KUALA LUMPUR, Jan 29 ― Malay rights groups are demanding the authorities investigate Malaysian artist Vincent Leong over a series of allegedly insulting portraits of the country’s royalty and political leaders.
The groups claim that the paintings, entitled “Kenapamu, Malaysia?” and exhibited last week at Art Stage Singapore, had insulted Malaysia’s royal institution and in effect Islam, as the religion falls under the purview of the Malay rulers, reported Sinar Harian.
“The royal institution will become meaningless and at the end, Islam will have no place in this country... that is the objective behind the insult,” Ikatan Muslimin Malaysia (ISMA) information chief Mohd Haziz Abd Rahman was quoted as saying.
Mohd Haziz added that the title of the art works is also a “provocation” as the artist is questioning the need for the Malay royalty, which the former claims will encourage the public to disrespect the institution.
The paintings, which were put up for display at the Marina Bay Sands Convention Center in Singapore from January 22 to 25, allegedly depicted Malaysian royalty and politicians showing their backs.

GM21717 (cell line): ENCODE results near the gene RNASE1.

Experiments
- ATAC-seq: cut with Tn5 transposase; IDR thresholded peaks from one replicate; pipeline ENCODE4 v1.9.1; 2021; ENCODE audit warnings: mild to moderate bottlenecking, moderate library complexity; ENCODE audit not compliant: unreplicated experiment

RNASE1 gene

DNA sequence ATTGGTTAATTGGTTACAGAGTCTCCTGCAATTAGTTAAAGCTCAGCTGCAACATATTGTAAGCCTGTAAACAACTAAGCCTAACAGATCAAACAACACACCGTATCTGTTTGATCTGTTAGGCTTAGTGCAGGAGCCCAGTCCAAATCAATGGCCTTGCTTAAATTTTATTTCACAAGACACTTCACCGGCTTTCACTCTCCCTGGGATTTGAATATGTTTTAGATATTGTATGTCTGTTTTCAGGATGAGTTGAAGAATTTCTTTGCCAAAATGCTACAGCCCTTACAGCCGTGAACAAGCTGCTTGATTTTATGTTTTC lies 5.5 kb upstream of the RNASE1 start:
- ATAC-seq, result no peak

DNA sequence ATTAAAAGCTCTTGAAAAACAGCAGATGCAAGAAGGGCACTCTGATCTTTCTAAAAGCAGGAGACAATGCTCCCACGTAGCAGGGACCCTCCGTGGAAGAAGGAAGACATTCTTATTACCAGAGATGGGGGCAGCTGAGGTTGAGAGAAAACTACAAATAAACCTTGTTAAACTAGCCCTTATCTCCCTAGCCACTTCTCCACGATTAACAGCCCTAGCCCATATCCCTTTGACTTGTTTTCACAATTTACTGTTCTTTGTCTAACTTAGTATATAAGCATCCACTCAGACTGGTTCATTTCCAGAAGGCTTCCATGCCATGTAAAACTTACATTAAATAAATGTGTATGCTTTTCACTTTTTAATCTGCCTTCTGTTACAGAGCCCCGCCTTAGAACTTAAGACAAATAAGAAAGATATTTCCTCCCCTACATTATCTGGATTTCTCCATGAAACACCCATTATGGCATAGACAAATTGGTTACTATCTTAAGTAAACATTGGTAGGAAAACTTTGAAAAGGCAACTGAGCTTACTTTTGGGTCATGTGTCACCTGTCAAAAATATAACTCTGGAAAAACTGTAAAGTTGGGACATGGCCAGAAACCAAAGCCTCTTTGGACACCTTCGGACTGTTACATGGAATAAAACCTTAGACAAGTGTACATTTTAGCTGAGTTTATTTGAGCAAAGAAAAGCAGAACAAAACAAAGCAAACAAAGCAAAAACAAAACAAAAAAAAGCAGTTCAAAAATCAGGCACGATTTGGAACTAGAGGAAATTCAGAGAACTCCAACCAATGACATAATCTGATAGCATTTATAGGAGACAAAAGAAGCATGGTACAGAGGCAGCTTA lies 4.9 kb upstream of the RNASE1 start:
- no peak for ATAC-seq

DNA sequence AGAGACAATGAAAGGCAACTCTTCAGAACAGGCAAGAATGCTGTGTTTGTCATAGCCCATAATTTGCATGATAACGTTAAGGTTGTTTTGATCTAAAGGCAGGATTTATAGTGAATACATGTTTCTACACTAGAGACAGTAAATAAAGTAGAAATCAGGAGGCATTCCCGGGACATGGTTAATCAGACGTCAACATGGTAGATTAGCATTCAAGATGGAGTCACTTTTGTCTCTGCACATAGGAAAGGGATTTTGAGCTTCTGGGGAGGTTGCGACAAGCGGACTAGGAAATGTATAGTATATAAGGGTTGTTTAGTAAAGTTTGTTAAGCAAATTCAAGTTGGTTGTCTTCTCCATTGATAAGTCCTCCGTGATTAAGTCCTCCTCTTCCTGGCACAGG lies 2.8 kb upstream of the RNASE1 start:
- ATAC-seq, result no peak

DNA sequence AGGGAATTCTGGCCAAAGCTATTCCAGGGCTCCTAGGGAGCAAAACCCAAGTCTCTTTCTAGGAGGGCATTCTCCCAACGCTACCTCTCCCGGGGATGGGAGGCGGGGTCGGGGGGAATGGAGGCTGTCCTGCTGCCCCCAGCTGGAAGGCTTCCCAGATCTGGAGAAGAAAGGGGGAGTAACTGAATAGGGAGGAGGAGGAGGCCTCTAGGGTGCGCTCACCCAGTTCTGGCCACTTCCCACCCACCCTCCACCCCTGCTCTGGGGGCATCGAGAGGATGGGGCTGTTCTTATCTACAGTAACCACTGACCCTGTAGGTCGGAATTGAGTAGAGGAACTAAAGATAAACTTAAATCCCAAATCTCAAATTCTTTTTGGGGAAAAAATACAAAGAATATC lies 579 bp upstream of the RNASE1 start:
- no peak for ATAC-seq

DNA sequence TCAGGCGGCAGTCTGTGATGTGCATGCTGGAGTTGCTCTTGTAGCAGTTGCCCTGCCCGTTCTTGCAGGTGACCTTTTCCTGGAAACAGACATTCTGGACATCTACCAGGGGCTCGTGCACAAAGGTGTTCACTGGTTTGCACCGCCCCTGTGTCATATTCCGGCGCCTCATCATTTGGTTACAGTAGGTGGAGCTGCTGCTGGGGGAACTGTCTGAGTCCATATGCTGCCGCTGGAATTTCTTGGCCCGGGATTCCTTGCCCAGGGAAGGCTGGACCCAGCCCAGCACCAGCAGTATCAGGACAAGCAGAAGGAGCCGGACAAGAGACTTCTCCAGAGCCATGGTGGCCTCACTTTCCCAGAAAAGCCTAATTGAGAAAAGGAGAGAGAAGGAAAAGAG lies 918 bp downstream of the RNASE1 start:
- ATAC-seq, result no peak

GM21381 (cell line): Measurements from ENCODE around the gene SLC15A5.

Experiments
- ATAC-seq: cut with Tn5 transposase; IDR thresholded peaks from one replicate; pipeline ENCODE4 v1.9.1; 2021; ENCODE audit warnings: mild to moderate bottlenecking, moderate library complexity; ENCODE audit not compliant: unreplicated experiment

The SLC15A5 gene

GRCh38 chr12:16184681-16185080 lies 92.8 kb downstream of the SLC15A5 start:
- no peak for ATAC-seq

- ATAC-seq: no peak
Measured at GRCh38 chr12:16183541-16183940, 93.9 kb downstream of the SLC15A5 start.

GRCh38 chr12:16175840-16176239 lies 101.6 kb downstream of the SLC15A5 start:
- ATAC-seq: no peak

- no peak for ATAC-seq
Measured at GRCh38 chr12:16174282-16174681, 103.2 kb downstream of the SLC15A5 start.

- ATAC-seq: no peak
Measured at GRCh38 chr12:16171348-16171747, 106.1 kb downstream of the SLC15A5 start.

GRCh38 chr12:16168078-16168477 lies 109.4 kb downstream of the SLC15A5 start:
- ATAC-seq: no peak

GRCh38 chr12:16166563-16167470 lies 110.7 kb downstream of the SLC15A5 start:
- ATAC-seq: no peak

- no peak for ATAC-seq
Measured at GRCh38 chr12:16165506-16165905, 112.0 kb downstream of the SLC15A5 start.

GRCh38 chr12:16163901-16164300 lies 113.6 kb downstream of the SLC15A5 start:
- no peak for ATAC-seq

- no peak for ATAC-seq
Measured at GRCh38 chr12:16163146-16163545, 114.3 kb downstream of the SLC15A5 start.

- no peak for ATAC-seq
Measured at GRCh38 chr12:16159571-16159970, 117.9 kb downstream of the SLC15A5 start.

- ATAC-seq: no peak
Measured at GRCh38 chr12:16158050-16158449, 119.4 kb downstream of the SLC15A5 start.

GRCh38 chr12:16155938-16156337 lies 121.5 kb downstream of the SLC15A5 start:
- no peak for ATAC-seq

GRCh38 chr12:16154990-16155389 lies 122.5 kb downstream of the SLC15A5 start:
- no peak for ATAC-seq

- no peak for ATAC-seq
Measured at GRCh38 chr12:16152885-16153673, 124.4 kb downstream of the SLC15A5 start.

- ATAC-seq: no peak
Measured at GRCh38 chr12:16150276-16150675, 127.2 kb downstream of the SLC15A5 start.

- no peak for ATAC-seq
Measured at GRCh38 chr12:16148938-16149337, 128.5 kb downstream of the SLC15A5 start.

The paintings were arranged in the way official pictures of the Yang di-Pertuan Agong, the Raja Permaisuri Agong, the prime minister and other senior politicians are typically displayed in government offices.
Selangor Perkasa chief Abu Bakar Yahya also accused Leong of attempting to “destroy the royal institution”.
“The paintings are aimed at belittling the Federal Constitution and to humiliate the country.
“The people must know what is the real meaning and the objective of the painting, and why was it displayed for public viewing, particularly why was it exhibited overseas,” Abu Bakar said on Perkasa's Facebook fan page.
Following the backlash, Sinar Harian reported that Leong is being watched closely by the police.
In 2013, painter Anurendra Jegadeva was accused of insulting Islam over his “I is for Idiot” painting, which was at display at an exhibition held to mark the 50th Malaysia Day, organised by the National Visual Arts Gallery.
Anurendra, popularly known as J. Anu, had then explained that the painting was meant to depict a certain moment in world history when everything “seemed upside down and inside out”, denying any malicious, evil, or mischievous intent to insult or belittle Islam.